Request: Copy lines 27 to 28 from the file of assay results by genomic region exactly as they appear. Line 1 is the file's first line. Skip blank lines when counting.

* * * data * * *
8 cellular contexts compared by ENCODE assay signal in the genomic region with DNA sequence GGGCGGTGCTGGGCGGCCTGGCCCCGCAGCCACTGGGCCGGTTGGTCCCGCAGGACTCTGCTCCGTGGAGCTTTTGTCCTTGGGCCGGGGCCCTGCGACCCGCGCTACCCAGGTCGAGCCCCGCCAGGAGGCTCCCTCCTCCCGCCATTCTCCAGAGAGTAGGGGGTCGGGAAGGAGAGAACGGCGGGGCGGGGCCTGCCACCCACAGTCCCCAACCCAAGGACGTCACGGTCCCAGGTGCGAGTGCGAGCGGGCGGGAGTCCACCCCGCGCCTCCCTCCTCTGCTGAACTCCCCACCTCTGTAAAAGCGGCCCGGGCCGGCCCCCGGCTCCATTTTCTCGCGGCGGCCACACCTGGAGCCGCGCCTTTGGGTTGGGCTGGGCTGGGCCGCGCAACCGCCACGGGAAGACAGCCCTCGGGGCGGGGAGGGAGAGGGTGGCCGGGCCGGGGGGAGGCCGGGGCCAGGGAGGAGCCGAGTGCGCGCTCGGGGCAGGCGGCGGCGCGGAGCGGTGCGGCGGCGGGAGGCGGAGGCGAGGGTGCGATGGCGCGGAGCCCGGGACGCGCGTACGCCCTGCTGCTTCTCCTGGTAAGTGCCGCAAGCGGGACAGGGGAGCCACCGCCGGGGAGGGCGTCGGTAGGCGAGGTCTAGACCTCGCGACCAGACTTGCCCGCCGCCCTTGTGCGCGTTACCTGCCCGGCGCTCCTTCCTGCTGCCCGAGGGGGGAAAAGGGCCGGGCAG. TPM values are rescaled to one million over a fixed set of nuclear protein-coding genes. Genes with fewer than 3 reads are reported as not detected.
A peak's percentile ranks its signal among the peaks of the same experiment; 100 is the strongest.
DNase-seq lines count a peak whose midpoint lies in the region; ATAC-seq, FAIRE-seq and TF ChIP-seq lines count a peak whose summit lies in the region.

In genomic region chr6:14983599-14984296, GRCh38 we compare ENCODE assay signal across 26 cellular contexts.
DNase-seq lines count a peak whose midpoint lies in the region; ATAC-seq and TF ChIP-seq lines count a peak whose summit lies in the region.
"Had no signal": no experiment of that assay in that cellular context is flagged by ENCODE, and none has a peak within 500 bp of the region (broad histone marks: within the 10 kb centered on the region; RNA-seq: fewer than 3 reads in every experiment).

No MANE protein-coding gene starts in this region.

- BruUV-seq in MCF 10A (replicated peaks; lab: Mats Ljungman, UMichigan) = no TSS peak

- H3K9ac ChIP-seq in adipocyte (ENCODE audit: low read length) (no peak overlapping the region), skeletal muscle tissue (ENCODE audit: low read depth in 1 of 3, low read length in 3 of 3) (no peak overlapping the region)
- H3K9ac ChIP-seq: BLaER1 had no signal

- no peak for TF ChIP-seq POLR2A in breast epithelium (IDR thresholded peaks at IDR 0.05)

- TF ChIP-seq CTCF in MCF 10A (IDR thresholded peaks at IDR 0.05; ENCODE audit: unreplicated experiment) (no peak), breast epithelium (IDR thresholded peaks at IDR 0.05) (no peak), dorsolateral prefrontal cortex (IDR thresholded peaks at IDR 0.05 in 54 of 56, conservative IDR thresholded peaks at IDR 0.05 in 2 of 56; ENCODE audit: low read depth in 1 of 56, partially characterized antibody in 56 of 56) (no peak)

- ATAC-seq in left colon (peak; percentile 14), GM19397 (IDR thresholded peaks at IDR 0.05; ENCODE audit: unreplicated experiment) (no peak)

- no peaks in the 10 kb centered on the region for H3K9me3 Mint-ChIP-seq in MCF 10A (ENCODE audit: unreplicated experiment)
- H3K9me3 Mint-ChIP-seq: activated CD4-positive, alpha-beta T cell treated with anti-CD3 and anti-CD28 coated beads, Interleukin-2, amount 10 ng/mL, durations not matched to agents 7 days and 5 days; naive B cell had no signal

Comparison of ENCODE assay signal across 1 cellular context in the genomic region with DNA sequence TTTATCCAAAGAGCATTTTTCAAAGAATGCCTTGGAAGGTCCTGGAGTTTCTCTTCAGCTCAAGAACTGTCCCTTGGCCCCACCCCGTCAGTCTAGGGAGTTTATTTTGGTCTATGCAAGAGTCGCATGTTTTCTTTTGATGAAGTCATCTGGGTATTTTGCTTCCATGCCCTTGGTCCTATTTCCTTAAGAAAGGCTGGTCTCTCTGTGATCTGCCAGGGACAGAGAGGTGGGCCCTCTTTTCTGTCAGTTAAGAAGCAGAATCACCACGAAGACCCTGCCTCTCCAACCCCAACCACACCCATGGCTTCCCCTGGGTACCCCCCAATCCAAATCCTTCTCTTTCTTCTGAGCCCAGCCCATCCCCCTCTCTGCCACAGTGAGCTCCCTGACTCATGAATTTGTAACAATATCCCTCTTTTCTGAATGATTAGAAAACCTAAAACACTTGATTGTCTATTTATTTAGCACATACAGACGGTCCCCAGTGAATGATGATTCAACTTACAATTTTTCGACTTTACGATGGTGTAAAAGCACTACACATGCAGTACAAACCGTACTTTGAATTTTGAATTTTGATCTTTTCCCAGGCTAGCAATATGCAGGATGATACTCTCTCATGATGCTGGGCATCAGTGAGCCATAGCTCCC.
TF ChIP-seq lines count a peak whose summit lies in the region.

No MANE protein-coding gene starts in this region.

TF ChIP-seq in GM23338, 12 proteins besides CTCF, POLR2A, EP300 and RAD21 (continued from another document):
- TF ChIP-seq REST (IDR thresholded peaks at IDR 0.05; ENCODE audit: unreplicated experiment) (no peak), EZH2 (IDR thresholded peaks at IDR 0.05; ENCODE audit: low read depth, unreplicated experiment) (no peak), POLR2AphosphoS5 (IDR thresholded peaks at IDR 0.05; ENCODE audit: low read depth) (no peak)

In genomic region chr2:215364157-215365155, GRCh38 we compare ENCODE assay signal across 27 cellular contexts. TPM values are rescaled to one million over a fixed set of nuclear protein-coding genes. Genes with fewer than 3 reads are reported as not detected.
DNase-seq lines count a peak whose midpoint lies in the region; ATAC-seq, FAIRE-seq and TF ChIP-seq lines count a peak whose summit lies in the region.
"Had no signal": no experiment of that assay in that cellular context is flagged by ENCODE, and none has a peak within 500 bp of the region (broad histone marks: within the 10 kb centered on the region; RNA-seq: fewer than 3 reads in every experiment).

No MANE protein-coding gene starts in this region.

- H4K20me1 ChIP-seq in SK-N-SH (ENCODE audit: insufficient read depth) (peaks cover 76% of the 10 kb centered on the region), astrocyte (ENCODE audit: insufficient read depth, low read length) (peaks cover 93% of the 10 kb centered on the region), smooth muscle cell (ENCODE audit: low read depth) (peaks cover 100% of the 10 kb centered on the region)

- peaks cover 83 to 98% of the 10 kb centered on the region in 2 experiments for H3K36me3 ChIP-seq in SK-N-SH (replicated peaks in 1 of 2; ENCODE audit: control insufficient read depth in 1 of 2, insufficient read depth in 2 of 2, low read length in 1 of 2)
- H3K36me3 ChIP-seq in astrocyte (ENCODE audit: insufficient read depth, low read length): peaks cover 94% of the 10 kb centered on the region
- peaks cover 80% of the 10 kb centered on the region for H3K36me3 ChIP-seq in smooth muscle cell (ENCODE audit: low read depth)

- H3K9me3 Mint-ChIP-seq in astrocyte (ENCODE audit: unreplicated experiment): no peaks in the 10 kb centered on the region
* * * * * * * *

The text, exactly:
- H3K36me3 ChIP-seq in astrocyte (ENCODE audit: insufficient read depth, low read length): peaks cover 94% of the 10 kb centered on the region
- peaks cover 80% of the 10 kb centered on the region for H3K36me3 ChIP-seq in smooth muscle cell (ENCODE audit: low read depth)